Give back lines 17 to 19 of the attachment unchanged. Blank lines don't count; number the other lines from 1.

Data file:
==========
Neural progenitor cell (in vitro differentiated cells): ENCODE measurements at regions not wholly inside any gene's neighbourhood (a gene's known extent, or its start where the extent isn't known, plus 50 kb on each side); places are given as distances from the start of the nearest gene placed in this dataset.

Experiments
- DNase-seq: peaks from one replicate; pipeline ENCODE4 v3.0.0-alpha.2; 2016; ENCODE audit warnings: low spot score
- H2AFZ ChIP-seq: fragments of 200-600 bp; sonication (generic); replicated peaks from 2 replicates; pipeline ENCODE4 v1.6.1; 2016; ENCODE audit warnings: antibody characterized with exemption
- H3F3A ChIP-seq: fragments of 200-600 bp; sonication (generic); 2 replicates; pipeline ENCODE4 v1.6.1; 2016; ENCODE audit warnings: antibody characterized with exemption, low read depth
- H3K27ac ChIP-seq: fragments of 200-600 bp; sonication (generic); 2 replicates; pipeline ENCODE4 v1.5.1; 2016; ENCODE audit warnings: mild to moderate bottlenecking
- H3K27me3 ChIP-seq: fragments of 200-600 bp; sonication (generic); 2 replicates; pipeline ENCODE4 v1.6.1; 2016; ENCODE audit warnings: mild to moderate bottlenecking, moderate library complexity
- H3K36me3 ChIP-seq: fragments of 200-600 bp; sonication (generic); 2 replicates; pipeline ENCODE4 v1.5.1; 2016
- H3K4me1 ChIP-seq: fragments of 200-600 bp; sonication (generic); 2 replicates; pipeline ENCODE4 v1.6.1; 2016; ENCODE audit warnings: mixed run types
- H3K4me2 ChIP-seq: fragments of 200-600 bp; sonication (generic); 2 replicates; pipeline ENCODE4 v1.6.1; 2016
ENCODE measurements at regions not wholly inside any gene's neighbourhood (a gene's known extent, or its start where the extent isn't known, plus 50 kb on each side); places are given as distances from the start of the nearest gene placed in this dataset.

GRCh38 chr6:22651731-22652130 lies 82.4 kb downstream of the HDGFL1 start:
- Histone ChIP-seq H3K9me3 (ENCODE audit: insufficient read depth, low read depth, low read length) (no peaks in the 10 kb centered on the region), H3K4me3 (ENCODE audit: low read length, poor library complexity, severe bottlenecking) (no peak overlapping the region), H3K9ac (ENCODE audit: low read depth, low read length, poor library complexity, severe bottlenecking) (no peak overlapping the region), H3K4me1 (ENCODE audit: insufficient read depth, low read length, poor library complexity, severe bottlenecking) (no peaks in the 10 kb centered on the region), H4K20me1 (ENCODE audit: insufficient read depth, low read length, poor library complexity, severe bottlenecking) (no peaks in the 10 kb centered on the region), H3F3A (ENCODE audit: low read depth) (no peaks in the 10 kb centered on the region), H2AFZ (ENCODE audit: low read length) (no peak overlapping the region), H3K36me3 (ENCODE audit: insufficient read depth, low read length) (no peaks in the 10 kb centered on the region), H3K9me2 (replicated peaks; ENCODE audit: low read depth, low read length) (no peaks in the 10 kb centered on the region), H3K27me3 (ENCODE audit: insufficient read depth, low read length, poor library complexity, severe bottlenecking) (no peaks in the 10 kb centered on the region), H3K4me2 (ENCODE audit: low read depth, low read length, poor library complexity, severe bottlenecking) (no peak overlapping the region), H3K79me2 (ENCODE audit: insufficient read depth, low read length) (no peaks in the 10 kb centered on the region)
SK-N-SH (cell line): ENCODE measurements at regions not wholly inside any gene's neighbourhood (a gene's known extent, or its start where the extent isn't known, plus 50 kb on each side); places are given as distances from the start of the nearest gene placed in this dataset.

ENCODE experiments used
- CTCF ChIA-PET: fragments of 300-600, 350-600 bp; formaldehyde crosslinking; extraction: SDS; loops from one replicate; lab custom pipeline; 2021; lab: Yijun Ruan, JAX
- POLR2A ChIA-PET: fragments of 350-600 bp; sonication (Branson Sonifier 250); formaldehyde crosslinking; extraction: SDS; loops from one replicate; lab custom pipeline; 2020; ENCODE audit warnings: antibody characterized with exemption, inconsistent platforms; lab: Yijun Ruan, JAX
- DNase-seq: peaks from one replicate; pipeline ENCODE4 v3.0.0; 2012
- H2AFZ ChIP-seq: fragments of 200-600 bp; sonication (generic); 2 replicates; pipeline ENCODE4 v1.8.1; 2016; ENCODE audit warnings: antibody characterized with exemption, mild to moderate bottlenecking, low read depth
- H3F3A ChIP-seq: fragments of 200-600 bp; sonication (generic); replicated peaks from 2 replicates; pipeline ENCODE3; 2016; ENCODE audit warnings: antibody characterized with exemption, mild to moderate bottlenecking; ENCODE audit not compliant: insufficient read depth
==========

- POLR2A ChIA-PET: fragments of 350-600 bp; sonication (Branson Sonifier 250); formaldehyde crosslinking; extraction: SDS; loops from one replicate; lab custom pipeline; 2020; ENCODE audit warnings: antibody characterized with exemption, inconsistent platforms; lab: Yijun Ruan, JAX
- DNase-seq: peaks from one replicate; pipeline ENCODE4 v3.0.0; 2012
- H2AFZ ChIP-seq: fragments of 200-600 bp; sonication (generic); 2 replicates; pipeline ENCODE4 v1.8.1; 2016; ENCODE audit warnings: antibody characterized with exemption, mild to moderate bottlenecking, low read depth